Some players already have clearly evocative English-language names: Prince Fielder, Urban Shocker, Mike Trout, or even Babe Ruth. Ignoring for now that not all of those examples are actual birth names, I thought I'd translate some other famous players' names.
Here's an easy one, Miguel Cabrera is Spanish for Michael Goat-Herder. (Michael is apparently Hebrew for the rhetorical question "Who is like God?" but if it translates to a standard English name without a funny meaning, I'm just gonna stop at the English name.)
The hell if I know what Melky means (maybe it comes from Malachi?) so feel free to call that particular Cabrera Goat Melk, if you think that's interesting. It's not really that funny, to be honest.
Carlos Beltran enters English as the medieval-sounding Charles Bertrand, Bertrand being old Germanic for "bright rim" as in the rim of a shield, which could just not be any more German.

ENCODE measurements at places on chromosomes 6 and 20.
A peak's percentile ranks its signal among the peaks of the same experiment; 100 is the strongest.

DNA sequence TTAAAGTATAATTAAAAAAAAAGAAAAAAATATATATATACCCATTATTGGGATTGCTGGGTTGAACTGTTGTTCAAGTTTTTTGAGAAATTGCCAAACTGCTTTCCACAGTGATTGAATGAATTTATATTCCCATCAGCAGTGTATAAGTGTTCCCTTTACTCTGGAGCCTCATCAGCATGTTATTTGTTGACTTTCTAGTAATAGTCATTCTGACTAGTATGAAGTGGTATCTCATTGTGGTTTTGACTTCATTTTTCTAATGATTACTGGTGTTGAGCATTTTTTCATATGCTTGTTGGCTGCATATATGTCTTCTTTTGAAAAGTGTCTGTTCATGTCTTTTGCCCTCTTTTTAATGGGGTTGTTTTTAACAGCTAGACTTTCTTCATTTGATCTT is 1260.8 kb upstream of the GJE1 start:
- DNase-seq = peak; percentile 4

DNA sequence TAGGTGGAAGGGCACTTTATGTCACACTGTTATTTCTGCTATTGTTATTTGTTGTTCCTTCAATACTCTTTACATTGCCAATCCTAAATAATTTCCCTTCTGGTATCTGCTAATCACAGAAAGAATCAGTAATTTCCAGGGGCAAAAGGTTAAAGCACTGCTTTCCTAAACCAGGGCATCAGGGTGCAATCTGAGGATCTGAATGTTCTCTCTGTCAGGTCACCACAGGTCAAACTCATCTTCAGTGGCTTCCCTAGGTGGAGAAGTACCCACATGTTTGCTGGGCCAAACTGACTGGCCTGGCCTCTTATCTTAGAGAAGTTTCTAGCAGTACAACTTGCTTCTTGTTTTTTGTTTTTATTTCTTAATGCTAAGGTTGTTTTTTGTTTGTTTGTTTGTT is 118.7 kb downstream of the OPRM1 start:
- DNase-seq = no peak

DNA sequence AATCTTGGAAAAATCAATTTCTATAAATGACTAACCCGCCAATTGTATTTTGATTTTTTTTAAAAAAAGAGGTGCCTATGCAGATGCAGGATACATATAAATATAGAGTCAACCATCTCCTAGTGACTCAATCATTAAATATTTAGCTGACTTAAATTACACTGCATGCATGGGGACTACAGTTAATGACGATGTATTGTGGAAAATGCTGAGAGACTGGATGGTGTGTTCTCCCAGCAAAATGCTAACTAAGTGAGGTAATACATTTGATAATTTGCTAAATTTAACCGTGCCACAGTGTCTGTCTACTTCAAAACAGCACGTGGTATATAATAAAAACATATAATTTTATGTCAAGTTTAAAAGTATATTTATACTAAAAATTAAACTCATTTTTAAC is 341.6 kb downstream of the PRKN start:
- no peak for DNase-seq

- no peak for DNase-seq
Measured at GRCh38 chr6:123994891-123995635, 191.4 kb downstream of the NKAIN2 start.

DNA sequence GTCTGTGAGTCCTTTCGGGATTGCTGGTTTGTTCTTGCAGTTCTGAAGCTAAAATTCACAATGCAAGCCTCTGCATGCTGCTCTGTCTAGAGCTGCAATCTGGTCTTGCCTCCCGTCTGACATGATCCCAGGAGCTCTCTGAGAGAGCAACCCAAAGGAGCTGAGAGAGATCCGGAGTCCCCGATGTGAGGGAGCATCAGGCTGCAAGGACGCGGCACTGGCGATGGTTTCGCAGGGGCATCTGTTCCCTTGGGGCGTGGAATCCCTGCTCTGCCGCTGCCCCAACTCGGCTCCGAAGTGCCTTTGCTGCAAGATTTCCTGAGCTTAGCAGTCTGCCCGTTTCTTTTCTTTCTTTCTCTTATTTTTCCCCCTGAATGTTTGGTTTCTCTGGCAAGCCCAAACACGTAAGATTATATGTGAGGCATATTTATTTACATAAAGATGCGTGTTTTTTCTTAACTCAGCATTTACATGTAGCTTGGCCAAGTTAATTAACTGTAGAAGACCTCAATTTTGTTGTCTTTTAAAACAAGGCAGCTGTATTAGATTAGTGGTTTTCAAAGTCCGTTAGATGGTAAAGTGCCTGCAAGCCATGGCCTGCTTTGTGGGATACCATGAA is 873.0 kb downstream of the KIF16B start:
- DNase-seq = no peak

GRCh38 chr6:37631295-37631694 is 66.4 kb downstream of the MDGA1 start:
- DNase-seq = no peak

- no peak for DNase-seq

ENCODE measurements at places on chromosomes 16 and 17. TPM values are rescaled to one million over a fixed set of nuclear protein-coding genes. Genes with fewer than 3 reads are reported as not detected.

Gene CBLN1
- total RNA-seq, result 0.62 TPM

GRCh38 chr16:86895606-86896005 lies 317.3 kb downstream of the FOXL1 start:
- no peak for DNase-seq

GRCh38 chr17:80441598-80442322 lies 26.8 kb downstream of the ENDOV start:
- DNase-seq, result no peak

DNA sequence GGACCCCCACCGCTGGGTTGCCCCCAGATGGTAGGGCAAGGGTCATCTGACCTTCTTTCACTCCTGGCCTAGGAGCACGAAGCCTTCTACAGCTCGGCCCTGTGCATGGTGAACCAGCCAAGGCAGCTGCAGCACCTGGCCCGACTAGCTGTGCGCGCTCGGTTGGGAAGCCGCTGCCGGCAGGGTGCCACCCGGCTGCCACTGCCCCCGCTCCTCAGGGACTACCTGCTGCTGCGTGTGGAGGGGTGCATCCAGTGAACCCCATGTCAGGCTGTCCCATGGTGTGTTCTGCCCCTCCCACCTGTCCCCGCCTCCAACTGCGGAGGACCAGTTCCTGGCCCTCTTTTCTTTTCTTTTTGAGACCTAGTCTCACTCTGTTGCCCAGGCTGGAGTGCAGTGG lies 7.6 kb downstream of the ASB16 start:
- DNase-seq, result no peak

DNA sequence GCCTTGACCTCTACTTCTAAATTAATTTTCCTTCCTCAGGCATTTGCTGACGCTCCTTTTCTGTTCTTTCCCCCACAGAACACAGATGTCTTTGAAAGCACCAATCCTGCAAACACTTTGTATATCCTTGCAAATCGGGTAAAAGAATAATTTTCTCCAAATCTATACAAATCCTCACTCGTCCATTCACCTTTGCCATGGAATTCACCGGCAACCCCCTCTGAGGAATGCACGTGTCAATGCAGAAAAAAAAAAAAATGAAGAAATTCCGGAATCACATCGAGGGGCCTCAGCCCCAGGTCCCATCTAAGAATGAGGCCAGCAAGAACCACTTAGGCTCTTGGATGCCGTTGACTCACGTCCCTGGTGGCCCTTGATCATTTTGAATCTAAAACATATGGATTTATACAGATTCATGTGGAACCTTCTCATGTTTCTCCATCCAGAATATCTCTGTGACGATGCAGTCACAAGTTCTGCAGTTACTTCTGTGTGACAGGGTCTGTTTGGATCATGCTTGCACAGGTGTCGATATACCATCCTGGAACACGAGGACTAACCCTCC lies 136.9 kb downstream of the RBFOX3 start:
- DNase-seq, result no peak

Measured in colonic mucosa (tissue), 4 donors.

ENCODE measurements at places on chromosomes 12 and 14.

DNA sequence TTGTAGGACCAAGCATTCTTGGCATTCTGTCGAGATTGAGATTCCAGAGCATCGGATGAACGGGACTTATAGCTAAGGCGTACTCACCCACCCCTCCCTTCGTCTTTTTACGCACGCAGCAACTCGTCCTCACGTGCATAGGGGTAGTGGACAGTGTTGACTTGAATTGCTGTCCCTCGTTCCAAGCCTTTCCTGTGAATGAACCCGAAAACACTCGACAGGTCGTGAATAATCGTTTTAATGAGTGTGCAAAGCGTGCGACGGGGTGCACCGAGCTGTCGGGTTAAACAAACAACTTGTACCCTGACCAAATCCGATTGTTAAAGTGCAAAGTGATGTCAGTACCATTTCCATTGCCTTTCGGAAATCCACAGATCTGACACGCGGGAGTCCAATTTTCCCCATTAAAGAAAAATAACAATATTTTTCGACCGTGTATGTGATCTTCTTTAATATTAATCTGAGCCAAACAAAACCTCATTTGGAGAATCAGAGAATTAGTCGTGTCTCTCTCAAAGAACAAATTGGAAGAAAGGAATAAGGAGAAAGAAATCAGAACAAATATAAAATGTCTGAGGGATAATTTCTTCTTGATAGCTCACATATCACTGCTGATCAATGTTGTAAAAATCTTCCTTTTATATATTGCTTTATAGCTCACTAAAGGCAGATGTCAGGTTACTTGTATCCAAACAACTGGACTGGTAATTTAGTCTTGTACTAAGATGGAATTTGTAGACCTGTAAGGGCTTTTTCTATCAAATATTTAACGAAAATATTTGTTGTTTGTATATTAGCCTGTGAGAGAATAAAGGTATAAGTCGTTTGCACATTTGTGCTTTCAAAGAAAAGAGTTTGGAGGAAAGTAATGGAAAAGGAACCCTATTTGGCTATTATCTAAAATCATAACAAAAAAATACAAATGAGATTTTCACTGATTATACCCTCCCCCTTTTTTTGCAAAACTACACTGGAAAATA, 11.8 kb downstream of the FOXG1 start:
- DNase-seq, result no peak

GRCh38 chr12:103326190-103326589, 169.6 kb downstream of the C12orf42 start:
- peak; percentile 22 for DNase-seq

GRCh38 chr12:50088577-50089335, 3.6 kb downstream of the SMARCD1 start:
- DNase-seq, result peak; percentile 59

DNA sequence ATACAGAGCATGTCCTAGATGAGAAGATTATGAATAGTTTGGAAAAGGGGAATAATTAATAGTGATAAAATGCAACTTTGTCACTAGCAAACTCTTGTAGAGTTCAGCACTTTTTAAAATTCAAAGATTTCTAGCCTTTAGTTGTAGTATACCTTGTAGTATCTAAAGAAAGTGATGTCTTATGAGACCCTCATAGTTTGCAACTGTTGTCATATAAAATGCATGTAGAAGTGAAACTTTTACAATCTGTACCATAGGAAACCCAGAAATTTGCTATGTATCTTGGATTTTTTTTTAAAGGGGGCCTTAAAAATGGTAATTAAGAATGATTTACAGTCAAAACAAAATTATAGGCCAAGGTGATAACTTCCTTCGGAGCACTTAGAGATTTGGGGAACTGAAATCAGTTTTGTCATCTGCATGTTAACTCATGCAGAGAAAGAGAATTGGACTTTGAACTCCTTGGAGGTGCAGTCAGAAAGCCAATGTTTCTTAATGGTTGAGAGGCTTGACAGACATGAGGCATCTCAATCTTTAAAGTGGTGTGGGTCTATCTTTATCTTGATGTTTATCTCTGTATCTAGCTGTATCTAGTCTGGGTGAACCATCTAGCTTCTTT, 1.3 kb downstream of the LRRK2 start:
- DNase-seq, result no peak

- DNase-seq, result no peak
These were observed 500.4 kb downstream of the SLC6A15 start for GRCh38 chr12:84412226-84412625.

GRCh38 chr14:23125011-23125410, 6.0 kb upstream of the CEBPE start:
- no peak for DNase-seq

Staying on the Cardinals, Yadier Molina means Friend Mill, and that's adorable.
Verlander means "pasture dweller."
Ryan and Jordan Zimmerman can be literally read as Ryan and Jordan Carpenter, of no relation to the dozen or so actual "Carpenters" in Major League history.
Ryan Braun's last name already has an English meaning, but it actually comes from the slightly-more-archaic word "brand," in the sense of branding a cow, more or less, you know, using a firebrand. It's that practice that led to the more common modern sense of "brand" as in "brand name" or "company brand."
Both Roy Halladay and Matt Holliday's last names mean "Holy Day," or, you know "holiday," traditionally a name given to those born on, yup, holidays.
Bryce Harper's last name doesn't technically need a translation, but it's not immediately clear that it means "professional harp player."
Brian McCann has flat-out sucked this year, but his last name will always mean "son of Cano," (not Canó) with Cano meaning "wolf cub." "Son of the Wolf Cub." Patronyms don't often work well in literal translation.